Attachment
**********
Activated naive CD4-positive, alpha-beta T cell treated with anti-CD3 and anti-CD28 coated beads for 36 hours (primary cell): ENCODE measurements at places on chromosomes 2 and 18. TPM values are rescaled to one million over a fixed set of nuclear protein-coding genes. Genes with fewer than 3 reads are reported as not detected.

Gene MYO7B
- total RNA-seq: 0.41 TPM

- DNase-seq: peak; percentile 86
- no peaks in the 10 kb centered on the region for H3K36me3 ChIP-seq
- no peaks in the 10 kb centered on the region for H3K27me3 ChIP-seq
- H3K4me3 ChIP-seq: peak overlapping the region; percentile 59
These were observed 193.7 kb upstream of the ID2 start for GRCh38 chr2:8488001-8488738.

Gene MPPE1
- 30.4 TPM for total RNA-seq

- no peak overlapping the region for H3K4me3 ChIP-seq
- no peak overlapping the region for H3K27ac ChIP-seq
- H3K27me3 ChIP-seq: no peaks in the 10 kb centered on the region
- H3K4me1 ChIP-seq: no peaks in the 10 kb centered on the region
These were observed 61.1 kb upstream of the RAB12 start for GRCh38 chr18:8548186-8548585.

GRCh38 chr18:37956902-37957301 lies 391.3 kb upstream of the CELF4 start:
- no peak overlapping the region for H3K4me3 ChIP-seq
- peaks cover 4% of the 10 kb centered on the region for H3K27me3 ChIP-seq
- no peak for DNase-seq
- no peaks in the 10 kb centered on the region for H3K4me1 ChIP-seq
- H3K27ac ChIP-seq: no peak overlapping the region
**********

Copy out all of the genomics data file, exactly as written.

Activated naive CD4-positive, alpha-beta T cell treated with anti-CD3 and anti-CD28 coated beads for 36 hours (primary cell): ENCODE measurements at places on chromosomes 2 and 18. TPM values are rescaled to one million over a fixed set of nuclear protein-coding genes. Genes with fewer than 3 reads are reported as not detected.

Gene MYO7B
- total RNA-seq: 0.41 TPM

- DNase-seq: peak; percentile 86
- no peaks in the 10 kb centered on the region for H3K36me3 ChIP-seq
- no peaks in the 10 kb centered on the region for H3K27me3 ChIP-seq
- H3K4me3 ChIP-seq: peak overlapping the region; percentile 59
These were observed 193.7 kb upstream of the ID2 start for GRCh38 chr2:8488001-8488738.

Gene MPPE1
- 30.4 TPM for total RNA-seq

- no peak overlapping the region for H3K4me3 ChIP-seq
- no peak overlapping the region for H3K27ac ChIP-seq
- H3K27me3 ChIP-seq: no peaks in the 10 kb centered on the region
- H3K4me1 ChIP-seq: no peaks in the 10 kb centered on the region
These were observed 61.1 kb upstream of the RAB12 start for GRCh38 chr18:8548186-8548585.

GRCh38 chr18:37956902-37957301 lies 391.3 kb upstream of the CELF4 start:
- no peak overlapping the region for H3K4me3 ChIP-seq
- peaks cover 4% of the 10 kb centered on the region for H3K27me3 ChIP-seq
- no peak for DNase-seq
- no peaks in the 10 kb centered on the region for H3K4me1 ChIP-seq
- H3K27ac ChIP-seq: no peak overlapping the region